The incidence of abnormal gene expression in cloned mammals is more extensive than widely believed, Rudolph Jaenisch and colleagues reported this week in the Proceedings of the National Academy of Sciences. Furthermore, many abnormalities are a consequence of the cloning procedure, whereas others derive from the donor nucleus, said the authors from the Whitehead Institute for Biomedical Research and Massachusetts Institute of Technology.

Cloning mammals involves taking a mature donor nucleus and reprogramming it to a state that supports embryonic development, while suppressing previously transcribed genes involved in cell differentiation in the donor. The majority of cloned mammals die before or soon after birth. The few that do survive, however, are affected by developmental abnormalities to varying degrees.

The extent of these abnormalities was revealed by Jaenisch and colleagues using oligonucleotide microarray analysis, which enabled them to evaluate the expression of more than 10,000 genes in the livers and placentas of cloned mice. Donor nuclei were obtained from embryonic stem cells cultured in the lab and cumulus cells (cells in the ovary that nourish the developing egg and are easiest to clone) obtained directly from the mice. Until now, gene expression analysis in cloned animals has only looked at a small number of genes from preimplantation embryos.

What they found was worse than anyone anticipated. Hundreds of genes of the 10,000 studied were dysregulated, comprising roughly 4% of the mouse genome. Significantly, abnormal expression of many of the same genes was found whether the nuclei were obtained from cultured cells or taken directly from the mice, fingering the nuclear transfer technique and not cell culture as a significant cause of many abnormalities. "It means that clones that develop despite enormous dysregulation are not normal," said Jaenisch.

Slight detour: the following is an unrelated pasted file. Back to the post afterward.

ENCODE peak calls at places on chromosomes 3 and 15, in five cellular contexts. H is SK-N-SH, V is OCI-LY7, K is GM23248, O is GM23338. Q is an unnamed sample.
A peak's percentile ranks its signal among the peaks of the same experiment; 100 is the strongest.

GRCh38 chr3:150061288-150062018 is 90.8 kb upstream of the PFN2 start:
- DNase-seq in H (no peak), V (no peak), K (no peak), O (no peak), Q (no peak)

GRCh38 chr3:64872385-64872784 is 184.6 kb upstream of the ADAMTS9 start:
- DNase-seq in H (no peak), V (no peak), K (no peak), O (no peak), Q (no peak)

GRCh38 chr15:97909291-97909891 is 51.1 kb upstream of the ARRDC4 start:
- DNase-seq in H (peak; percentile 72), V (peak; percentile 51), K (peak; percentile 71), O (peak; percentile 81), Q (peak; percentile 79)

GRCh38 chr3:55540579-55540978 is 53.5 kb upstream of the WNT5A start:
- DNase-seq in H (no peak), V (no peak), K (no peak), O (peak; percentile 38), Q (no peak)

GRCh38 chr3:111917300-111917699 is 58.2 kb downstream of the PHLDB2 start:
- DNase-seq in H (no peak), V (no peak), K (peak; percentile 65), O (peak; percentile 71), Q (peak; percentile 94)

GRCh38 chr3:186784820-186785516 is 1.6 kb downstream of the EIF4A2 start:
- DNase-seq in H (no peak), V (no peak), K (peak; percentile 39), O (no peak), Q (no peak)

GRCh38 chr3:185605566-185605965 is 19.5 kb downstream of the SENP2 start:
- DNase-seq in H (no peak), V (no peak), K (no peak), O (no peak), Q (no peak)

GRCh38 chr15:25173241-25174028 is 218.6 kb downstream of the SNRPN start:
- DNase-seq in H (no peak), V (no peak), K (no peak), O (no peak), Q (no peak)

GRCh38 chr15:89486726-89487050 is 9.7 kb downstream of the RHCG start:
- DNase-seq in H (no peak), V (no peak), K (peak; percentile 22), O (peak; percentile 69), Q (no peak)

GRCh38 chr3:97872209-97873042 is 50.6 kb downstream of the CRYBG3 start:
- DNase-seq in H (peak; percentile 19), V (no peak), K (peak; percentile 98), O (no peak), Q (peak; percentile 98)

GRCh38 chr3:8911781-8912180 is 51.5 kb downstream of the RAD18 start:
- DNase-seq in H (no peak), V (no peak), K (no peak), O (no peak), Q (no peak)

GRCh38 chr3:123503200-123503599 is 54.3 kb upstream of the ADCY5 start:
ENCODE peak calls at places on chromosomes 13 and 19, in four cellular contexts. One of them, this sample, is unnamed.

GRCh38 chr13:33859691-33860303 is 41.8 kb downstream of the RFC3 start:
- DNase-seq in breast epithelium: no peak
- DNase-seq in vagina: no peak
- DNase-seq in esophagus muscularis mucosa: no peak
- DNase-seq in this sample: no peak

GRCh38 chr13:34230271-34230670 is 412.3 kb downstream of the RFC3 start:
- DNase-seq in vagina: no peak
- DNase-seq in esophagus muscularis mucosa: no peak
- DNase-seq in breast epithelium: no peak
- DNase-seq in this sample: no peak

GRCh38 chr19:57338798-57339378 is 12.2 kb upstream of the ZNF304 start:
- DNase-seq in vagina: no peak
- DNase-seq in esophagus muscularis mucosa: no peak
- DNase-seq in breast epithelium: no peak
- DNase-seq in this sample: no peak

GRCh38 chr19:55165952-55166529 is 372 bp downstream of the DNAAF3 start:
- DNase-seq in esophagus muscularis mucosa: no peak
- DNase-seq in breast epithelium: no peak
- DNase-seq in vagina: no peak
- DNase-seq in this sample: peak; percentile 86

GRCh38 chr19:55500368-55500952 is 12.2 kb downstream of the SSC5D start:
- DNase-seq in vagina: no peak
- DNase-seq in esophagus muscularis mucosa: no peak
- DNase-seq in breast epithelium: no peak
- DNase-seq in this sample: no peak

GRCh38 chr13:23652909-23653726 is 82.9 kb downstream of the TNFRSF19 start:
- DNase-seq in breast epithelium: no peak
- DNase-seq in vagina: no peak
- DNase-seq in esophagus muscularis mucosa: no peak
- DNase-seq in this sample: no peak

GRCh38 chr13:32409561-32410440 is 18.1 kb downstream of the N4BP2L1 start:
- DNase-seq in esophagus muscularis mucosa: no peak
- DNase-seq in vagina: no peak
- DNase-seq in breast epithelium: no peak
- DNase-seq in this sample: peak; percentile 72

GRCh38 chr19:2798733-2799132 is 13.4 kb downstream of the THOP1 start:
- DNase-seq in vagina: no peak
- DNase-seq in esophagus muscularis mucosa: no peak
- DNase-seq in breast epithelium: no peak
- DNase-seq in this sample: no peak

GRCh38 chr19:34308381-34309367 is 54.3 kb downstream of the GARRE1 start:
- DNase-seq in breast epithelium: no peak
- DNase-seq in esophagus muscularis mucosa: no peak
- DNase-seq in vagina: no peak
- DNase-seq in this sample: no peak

This news won't bode well for biotech companies intent on making hay from cloning mammals, or rogue groups claiming to be able to clone human beings. "What is true with other mammals will be true with humans," Jaenisch explained. "It's totally irresponsible to think you can use the nuclear transfer procedure to produce any normal individuals. Those clones will suffer the same fate and be as abnormal as [cloned] mice."

Nor does he think that tide will turn anytime in the foreseeable future. "Reprogramming the donor nucleus during egg maturation is the principle barrier to cloning," said Jaenisch. "There is no good [alternative] way to accomplish this and no progress to improve the procedure of cloning."